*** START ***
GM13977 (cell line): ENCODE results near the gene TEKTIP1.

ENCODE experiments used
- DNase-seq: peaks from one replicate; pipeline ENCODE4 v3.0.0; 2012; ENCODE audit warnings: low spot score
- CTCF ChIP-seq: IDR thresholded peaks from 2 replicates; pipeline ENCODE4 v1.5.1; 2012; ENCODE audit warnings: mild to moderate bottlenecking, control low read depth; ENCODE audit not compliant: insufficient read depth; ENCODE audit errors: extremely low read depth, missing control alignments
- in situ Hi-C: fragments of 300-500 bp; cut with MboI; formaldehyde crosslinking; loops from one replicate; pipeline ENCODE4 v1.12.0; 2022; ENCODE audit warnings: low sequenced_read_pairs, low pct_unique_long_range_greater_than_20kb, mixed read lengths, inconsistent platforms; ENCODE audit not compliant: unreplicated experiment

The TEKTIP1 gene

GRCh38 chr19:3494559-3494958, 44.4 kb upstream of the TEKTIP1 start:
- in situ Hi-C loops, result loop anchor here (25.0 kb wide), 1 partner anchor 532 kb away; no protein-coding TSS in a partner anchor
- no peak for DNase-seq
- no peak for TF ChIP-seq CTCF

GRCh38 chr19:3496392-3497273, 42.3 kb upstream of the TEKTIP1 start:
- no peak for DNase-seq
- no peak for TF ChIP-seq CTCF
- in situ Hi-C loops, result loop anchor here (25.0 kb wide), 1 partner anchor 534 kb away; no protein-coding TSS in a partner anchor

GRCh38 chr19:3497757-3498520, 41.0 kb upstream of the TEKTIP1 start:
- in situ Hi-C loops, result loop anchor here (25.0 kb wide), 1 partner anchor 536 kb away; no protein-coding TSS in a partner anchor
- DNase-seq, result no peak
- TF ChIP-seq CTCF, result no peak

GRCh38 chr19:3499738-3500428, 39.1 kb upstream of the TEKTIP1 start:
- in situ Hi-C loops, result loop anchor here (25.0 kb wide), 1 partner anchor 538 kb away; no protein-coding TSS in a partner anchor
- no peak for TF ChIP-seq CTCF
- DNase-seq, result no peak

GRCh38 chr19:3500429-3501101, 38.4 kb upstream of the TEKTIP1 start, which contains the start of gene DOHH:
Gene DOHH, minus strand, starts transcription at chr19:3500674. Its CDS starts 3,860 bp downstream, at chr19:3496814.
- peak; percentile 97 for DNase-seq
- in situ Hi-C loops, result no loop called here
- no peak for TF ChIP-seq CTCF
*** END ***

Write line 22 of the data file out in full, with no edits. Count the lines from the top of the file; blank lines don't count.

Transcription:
- DNase-seq, result no peak